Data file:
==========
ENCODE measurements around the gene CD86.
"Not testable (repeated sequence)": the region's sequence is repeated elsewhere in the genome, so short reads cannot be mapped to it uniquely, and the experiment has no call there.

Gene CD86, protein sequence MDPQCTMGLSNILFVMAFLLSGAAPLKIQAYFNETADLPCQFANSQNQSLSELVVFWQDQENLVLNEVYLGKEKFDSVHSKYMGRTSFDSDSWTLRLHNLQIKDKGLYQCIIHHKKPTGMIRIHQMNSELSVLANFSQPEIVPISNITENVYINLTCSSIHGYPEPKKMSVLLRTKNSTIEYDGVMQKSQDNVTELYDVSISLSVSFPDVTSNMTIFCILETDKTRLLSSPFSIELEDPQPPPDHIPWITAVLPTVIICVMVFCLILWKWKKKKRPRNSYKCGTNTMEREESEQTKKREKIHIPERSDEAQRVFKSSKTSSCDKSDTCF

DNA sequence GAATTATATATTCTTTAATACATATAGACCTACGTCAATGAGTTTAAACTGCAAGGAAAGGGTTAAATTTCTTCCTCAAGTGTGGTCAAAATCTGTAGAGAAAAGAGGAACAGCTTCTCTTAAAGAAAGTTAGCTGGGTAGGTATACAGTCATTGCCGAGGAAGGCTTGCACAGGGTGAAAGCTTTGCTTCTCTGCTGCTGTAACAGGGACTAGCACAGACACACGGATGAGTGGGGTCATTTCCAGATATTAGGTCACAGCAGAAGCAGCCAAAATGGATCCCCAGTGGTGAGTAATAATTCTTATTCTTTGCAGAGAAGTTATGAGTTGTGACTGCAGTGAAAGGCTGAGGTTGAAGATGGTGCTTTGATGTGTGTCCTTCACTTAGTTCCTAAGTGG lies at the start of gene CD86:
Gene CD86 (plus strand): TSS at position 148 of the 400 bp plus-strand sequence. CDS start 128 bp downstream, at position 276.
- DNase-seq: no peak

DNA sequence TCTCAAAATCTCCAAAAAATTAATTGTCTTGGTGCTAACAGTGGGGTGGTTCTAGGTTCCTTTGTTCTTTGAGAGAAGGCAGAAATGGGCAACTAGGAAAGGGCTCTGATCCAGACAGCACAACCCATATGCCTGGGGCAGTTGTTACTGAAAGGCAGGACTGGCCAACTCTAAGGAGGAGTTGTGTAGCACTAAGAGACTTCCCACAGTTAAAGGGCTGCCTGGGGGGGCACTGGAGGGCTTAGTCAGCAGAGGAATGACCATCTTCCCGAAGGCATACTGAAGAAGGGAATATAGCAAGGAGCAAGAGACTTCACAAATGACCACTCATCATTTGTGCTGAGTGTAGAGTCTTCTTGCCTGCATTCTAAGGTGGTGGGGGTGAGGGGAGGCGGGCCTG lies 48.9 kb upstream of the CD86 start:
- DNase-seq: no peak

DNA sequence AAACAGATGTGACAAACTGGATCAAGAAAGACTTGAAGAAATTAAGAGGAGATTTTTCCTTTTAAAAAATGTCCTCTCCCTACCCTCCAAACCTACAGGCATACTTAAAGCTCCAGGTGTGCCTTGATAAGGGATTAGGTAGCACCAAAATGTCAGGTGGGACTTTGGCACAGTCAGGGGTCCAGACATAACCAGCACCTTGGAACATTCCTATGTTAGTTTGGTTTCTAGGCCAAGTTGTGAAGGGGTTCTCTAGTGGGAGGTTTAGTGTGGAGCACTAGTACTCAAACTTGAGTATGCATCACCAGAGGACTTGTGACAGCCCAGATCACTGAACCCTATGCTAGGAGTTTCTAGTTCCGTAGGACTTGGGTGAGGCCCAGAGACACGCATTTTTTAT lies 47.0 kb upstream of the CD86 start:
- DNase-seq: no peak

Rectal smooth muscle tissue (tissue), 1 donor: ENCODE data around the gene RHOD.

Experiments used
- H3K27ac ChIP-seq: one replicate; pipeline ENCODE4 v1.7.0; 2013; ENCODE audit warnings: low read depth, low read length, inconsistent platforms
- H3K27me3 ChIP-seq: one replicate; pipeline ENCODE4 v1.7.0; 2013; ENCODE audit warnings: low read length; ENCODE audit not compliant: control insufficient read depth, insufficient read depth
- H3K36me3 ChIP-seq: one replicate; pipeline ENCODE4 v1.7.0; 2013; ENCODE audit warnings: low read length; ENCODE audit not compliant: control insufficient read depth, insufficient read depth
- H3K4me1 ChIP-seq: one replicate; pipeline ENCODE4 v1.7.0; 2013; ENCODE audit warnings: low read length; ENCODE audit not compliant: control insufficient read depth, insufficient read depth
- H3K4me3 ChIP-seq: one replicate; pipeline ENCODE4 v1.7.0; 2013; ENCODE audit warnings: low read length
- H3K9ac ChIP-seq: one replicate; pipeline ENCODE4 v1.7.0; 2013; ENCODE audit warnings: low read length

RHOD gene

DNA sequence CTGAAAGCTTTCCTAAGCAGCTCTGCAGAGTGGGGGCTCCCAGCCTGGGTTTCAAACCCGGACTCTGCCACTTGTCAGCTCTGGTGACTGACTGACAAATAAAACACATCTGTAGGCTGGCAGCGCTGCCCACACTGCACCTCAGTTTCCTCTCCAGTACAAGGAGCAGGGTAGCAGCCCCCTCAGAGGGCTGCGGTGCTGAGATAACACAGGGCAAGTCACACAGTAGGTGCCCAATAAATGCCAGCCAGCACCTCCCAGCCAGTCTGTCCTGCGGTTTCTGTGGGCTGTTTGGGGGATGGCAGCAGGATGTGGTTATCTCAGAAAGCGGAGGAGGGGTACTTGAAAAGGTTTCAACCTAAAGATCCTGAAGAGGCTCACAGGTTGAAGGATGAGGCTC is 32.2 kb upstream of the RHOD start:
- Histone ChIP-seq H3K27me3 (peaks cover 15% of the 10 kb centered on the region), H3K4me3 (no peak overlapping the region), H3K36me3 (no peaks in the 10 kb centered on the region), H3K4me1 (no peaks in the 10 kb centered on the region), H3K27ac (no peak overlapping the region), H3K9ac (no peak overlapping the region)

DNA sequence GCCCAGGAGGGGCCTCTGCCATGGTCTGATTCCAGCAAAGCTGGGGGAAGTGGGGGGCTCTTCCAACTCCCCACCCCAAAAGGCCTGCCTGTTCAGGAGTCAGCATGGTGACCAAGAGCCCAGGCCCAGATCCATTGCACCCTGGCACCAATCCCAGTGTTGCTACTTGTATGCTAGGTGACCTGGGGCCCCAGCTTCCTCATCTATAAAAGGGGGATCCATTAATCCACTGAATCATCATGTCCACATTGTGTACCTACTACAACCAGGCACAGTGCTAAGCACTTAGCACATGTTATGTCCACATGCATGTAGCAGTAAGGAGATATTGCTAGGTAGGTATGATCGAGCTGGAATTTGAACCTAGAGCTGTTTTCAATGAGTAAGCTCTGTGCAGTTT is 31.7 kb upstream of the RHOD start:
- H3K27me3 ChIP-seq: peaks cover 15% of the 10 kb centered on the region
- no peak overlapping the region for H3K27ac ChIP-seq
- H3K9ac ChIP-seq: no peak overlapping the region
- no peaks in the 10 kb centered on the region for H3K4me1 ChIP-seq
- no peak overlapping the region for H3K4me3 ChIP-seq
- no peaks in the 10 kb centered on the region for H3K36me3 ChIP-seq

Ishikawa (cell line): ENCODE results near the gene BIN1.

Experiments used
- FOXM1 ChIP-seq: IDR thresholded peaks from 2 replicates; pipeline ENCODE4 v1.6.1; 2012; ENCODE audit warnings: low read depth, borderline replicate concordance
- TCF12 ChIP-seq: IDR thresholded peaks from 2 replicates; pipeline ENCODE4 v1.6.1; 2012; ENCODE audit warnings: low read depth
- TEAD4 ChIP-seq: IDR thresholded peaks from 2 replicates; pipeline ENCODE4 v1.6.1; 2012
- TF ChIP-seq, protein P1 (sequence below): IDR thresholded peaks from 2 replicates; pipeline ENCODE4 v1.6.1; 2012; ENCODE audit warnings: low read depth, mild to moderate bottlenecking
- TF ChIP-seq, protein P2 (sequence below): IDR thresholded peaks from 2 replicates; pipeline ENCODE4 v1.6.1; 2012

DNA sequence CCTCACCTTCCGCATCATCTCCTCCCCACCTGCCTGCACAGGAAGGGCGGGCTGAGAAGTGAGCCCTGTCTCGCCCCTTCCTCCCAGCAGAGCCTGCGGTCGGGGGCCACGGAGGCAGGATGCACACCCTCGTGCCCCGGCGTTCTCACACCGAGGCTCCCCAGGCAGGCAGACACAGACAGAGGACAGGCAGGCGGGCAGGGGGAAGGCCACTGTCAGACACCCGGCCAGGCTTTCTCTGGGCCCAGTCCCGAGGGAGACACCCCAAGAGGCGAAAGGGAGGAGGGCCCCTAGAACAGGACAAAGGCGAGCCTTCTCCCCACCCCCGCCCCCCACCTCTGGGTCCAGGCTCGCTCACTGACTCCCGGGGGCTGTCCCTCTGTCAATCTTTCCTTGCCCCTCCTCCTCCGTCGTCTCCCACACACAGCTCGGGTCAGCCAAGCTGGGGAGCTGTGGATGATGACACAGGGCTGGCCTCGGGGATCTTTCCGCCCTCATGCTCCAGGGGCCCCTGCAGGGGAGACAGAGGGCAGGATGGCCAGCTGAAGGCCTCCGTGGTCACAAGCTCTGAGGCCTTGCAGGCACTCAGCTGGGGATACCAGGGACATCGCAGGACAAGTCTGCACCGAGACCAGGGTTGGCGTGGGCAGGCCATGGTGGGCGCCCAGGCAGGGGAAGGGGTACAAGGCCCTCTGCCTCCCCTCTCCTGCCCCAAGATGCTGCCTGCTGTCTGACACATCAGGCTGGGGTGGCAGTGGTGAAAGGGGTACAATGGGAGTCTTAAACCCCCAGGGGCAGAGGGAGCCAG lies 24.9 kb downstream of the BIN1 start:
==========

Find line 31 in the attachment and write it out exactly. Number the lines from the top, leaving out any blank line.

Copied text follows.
- FOXM1 ChIP-seq: IDR thresholded peaks from 2 replicates; pipeline ENCODE4 v1.6.1; 2012; ENCODE audit warnings: low read depth, borderline replicate concordance